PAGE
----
The Russia-Africa Summit in Saint Petersburg concluded on Friday, July 28th. It was a diplomatic…
Human Rights Watch states in a new report that ethnic cleansing, human rights violations, and forced expulsion of Tigrayans from Western Tigray persist despite the Pretoria Peace Agreement of November 2, 2022.
Ethiopia: Ethnic Cleansing Persists Under Tigray Truce
Ethnic cleansing. The accusations are specific and precise: local authorities and Amhara forces in the Western Tigray region have continued to forcibly expel Tigrayans as part of an ethnic cleansing campaign and have committed war crimes and crimes against humanity.
Specifically, HRW points fingers at two Ethiopian officials, Col. Demeke Zewdu and Col. Belay Ayalew, who are already implicated in abuses. According to the group, they are reportedly still involved in arbitrary detentions, torture, and forced deportations of Tigrayans.
Ethiopia, Obasanjo: “Over 600,000 Deaths in the Tigray War”
“The November ceasefire in northern Ethiopia has not put an end to the ethnic cleansing of Tigrayans in the Western Tigray region,” said Laetitia Bader, Africa Deputy Director at Human Rights Watch. “If the Ethiopian government is truly serious about ensuring justice for the abuses, it should stop obstructing independent investigations into the atrocities in Western Tigray and take into account violent officials and commanders.”
HRW’s report is based on telephone interviews with 35 individuals, including witnesses, victims of abuse, and personnel from humanitarian agencies, from September 2022 to April 2023.
The majority of the interviewees are Tigrayans who were arbitrarily detained in the city of Humera. The interviewees stated that local authorities and Amhara forces held over a thousand Tigrayans in detention in the cities of Humera, Rawyan, and Adebai in Western Tigray based on their identity, before forcibly expelling them in November 2022 or January 2023.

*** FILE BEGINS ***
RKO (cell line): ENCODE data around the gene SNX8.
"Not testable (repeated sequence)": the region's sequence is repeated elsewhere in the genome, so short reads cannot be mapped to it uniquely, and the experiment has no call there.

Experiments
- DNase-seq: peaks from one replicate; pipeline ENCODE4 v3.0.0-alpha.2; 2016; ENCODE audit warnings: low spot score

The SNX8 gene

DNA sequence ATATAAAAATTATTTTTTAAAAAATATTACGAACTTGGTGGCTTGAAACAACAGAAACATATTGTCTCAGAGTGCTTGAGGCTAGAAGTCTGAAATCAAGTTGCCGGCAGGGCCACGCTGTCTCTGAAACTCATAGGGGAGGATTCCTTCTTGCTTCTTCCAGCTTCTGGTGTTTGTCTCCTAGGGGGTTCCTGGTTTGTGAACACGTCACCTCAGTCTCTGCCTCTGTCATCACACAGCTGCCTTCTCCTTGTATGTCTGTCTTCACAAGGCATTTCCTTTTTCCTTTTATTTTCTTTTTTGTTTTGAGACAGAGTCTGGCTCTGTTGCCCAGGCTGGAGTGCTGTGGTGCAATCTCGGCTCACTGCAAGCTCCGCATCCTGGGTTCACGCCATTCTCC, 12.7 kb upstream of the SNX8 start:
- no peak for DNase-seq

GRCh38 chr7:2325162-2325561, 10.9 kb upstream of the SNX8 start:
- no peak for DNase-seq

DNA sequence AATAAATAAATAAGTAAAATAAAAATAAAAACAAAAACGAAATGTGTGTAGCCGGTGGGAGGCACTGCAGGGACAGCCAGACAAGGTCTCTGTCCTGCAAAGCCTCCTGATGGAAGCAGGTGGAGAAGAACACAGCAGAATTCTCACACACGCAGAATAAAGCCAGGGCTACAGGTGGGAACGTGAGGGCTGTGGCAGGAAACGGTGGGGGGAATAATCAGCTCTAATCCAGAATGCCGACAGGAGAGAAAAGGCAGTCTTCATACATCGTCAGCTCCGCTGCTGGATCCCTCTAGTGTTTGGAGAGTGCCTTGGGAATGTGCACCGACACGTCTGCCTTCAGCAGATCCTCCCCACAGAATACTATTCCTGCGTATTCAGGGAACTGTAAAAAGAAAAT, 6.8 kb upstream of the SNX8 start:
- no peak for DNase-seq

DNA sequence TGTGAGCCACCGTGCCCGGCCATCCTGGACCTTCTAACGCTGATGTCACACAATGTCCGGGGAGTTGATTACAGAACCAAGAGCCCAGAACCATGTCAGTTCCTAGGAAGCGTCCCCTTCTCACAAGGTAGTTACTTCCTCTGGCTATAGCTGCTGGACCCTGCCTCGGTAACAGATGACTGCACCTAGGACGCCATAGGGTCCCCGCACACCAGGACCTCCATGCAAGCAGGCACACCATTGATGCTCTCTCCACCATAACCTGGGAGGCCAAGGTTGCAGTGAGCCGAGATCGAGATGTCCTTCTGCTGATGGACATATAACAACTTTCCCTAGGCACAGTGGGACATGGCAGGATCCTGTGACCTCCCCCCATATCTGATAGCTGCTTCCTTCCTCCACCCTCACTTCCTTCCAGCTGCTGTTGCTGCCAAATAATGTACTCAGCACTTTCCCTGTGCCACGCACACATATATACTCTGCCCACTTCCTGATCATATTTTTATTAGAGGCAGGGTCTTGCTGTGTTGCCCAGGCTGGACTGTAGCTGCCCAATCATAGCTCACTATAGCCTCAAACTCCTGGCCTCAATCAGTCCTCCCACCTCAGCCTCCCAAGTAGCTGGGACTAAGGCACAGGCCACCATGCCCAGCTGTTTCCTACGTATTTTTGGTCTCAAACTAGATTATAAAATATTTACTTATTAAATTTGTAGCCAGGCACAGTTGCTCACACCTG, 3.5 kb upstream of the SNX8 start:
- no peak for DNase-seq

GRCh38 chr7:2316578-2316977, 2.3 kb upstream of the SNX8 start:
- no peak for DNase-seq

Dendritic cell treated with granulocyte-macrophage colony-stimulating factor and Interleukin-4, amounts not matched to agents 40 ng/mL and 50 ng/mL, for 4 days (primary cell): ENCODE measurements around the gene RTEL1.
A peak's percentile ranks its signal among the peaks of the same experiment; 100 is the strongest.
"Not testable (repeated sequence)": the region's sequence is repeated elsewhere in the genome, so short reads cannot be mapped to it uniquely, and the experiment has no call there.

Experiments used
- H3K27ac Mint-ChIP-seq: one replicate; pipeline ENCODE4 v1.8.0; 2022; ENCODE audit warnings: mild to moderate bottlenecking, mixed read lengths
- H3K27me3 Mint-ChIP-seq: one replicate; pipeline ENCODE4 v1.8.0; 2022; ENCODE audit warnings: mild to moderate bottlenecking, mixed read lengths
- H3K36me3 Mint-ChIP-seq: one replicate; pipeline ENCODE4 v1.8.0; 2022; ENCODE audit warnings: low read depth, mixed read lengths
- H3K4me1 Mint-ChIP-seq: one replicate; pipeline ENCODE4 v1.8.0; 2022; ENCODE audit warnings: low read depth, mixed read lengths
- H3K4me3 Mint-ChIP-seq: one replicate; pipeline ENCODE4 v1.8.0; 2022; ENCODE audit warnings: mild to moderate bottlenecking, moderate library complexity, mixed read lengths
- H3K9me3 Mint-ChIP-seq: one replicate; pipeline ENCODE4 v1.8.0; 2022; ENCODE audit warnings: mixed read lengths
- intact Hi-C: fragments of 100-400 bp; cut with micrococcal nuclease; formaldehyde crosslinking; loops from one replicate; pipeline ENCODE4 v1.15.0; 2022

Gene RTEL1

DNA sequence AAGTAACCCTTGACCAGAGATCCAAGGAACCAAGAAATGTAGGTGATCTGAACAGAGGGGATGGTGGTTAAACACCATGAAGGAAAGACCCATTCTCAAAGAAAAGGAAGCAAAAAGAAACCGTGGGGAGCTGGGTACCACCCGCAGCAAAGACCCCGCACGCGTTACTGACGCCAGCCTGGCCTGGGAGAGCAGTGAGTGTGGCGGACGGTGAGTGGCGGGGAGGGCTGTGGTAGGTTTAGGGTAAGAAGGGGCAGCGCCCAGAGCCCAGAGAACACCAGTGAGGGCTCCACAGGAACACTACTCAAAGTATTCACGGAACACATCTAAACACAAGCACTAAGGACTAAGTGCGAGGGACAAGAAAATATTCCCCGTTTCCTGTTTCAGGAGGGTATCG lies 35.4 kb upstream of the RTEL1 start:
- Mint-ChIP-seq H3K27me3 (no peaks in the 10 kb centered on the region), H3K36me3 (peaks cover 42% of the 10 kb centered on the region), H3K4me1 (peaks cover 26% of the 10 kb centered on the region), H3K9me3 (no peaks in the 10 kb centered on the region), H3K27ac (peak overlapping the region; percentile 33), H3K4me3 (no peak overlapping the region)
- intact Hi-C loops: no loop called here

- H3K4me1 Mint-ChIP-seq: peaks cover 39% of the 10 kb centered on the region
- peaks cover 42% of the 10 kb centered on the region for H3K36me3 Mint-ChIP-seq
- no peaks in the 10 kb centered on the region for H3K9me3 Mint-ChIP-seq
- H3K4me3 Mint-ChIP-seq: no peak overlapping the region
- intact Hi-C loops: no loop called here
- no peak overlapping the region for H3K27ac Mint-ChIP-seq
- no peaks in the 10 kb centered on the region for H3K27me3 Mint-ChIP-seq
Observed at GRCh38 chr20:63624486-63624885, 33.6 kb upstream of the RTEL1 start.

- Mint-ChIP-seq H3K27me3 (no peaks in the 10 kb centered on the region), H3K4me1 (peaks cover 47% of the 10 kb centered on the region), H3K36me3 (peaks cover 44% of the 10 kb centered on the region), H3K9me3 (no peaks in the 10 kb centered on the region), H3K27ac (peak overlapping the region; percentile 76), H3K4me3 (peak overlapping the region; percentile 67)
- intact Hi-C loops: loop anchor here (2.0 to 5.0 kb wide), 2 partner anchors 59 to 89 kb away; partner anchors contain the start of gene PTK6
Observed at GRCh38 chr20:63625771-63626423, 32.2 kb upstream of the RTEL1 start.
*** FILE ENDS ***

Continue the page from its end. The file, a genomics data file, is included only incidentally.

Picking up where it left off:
Several former detainees informed HRW that, once again, in early January 2023, at least 70 people, including residents and detainees, were forcibly expelled from their homes.
“They asked me to pay 300,000 birr so that I could be released in [Sudan], not in Tigray. They told us that we must all die, none of you should remain alive,” said one of the witnesses, a 30-year-old detainee at the Bet Hintset prison in Humera. The prison gained attention in August of last year due to the murder of six detainees, who were killed in retaliation following the escape of 16 of their companions.
©️ UNOCHA/Saviano Abreu
A family from Samre, in southwestern Tigray, walked for two days to reach a camp for displaced people in Mekelle.
A joint report by HRW and Amnesty International titled “We Will Erase You from This Land” had already documented extensive accounts of crimes against humanity and ethnic cleansing in Western Tigray by the newly appointed officials and security forces from the neighboring Amhara region, “with the acquiescence and possible participation of Ethiopian federal forces.”
“We Will Erase You from This Land.” Crimes Against Humanity and Ethnic Cleansing in Ethiopia’s Western Tigray Zone
The report officially revealed “the systematic expulsion of several hundred thousand Tigrayan civilians from their homes through threats, unlawful killings, sexual violence, mass arbitrary detention, looting, forced displacement, and denial of humanitarian assistance.”
US Secretary of State Antony Blinken, Credit: REUTERS/Michael A. McCoy/Pool/File Photo
These accusations were further supported by the United States Department of State, which publicly stated in March of this year that they have evidence of “crimes against humanity, deportations, or forced transfers” committed by members of the Amhara forces, who have been responsible for a true form of ethnic cleansing through their treatment of Tigrayans in Western Tigray.
By urging the Ethiopian government to suspend and investigate civilian and military officials involved in human rights violations, Human Rights Watch has also called on the African Union to ensure that the monitoring mission regarding compliance with the Pretoria agreements publicly reports on protection issues, rights violations, and humanitarian access in Western Tigray during its scheduled visit this month.
Furthermore, it has invited Ethiopian political and business partners to consider imposing financial sanctions and visa restrictions on anyone who has been or will be implicated in future human rights violations during the conflict that has affected the entire northern part of the country, even after the agreements that marked its official end.
Ethiopia: Agreement on Cessation of Hostilities in Tigray. The Text